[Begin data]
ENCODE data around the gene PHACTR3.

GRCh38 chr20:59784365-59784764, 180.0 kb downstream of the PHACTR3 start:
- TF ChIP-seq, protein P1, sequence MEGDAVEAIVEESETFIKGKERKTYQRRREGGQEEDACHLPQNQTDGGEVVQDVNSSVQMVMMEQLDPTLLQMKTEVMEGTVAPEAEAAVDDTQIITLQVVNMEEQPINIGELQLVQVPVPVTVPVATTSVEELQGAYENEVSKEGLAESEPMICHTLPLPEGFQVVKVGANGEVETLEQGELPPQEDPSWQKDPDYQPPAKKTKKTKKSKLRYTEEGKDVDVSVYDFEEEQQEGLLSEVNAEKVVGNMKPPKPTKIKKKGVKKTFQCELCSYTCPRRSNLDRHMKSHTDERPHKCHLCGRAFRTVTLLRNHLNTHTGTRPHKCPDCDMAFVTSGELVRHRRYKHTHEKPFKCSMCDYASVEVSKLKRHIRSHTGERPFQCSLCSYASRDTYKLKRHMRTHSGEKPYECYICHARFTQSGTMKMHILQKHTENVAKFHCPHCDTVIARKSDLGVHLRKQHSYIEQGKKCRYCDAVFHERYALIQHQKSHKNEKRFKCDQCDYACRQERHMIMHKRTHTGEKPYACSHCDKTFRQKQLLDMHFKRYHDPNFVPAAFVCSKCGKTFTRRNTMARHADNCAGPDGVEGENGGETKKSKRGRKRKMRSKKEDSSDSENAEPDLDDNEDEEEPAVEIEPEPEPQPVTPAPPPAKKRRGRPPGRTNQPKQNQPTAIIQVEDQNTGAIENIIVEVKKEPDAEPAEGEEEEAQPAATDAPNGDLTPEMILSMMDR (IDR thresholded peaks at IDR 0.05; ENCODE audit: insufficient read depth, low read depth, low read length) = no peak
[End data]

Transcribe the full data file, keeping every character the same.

ENCODE data around the gene PHACTR3.

GRCh38 chr20:59784365-59784764, 180.0 kb downstream of the PHACTR3 start:
- TF ChIP-seq, protein P1, sequence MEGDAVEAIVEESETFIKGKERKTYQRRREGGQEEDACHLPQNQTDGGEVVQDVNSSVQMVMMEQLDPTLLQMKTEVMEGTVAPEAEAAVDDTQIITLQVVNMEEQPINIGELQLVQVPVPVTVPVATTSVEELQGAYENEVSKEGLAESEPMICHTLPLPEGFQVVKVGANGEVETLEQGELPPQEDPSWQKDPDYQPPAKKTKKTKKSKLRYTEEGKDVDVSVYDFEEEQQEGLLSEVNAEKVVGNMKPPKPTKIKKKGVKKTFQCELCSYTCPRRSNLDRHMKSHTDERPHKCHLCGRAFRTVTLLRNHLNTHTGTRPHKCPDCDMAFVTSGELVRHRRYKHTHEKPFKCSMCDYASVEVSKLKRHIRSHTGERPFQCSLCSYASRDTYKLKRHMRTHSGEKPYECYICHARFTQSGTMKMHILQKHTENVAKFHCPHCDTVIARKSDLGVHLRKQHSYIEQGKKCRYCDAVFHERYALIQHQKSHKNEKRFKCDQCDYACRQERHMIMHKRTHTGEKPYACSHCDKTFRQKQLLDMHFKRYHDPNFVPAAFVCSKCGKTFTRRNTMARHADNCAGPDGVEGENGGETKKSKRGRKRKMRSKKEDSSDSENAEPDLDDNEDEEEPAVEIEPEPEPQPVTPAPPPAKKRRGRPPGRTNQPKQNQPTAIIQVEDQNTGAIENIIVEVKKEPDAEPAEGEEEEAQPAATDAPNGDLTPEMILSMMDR (IDR thresholded peaks at IDR 0.05; ENCODE audit: insufficient read depth, low read depth, low read length) = no peak